We knew that a counter-offering to Google's Gmail service offering a minimum of a gigabyte was due in summer. Users who paid to expand their mailboxes received a pleasant announcement in the last 24 hours from Yahoo - If you had a 25Mb mailbox before, it now measures two gigabytes.

You are also able to send attachments up to 10MB, an improvement on the previous figure of three. The company also rang in the changes with a subtle redesign but didn't radically change the formula that has won them nearly 40 million users worldwide.

Users worried about breaching the halfway mark of the old limit can relax as 12Mb is a mere 2% of the new total. In addition, the free account users with 4Mb of storage (and some older accounts with 6Mb) will be pushed up to 100Mb on the American side of the free service - the previous maximum size of the old premium mailbox service costing $50. Yahoo had already removed Spam and trash from the email total just like Hotmail, although they haven't brought daily junk removal to the front end of the service. Microsoft isn't far behind its rival with 34.6 users in the Nielsen netratings, though it has yet to reveal its own storage plans and Google cannot comment because of its flotation.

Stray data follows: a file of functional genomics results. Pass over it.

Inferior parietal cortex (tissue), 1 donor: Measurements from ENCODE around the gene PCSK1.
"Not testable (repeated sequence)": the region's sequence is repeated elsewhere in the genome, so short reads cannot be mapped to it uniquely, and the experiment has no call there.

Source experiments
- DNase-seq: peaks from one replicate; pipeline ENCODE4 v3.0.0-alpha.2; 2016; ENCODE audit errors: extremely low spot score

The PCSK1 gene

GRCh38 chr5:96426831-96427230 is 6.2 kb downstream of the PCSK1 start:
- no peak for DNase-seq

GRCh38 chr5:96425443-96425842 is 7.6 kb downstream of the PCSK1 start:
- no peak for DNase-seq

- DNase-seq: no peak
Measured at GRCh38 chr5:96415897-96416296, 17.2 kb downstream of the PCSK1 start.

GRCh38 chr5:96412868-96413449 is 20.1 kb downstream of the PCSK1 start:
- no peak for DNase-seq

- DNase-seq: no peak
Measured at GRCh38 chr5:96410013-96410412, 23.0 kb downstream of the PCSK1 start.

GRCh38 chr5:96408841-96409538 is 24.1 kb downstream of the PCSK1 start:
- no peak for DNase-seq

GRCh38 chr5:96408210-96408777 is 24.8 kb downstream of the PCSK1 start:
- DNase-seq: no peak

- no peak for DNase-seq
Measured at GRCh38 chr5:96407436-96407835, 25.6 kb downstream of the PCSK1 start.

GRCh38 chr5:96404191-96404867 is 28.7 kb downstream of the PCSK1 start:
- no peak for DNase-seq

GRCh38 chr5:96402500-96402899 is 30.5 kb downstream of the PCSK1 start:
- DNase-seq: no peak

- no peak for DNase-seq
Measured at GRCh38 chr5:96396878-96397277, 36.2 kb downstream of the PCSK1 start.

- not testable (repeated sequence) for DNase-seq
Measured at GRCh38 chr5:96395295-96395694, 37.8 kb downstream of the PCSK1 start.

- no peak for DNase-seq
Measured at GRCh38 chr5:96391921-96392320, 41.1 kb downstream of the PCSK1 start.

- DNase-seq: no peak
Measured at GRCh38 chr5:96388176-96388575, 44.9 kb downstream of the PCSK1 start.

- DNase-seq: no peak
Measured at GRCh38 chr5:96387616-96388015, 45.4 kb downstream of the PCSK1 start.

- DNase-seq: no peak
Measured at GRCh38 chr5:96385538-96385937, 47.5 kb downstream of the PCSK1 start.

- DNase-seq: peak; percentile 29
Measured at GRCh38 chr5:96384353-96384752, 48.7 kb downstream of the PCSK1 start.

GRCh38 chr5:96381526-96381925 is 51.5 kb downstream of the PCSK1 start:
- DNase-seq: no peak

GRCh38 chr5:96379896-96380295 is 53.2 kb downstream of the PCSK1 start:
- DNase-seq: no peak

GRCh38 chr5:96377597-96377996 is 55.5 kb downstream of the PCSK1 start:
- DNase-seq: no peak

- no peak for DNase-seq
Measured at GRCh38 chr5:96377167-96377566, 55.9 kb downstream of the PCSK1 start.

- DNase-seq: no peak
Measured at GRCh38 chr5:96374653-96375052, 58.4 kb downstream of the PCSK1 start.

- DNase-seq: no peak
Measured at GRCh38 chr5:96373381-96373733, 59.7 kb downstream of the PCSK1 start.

Whatever happens, Gmail remains mired in privacy concerns, which won't affect established rivals. Although Yahoo has incorporated similar text tracking technology into its redesign, it's a tool for the user and one the company has no plans to try and use in order to sell or allow others to directly market. We never thought that after the battle for recordable DVD seems to be turning to the +R/W format, that the next storage battle would stay online, but we'll carry on reporting as the dust settles, especially the all important Microsoft alternative which we've yet to see.

Figures: AP , Nielsen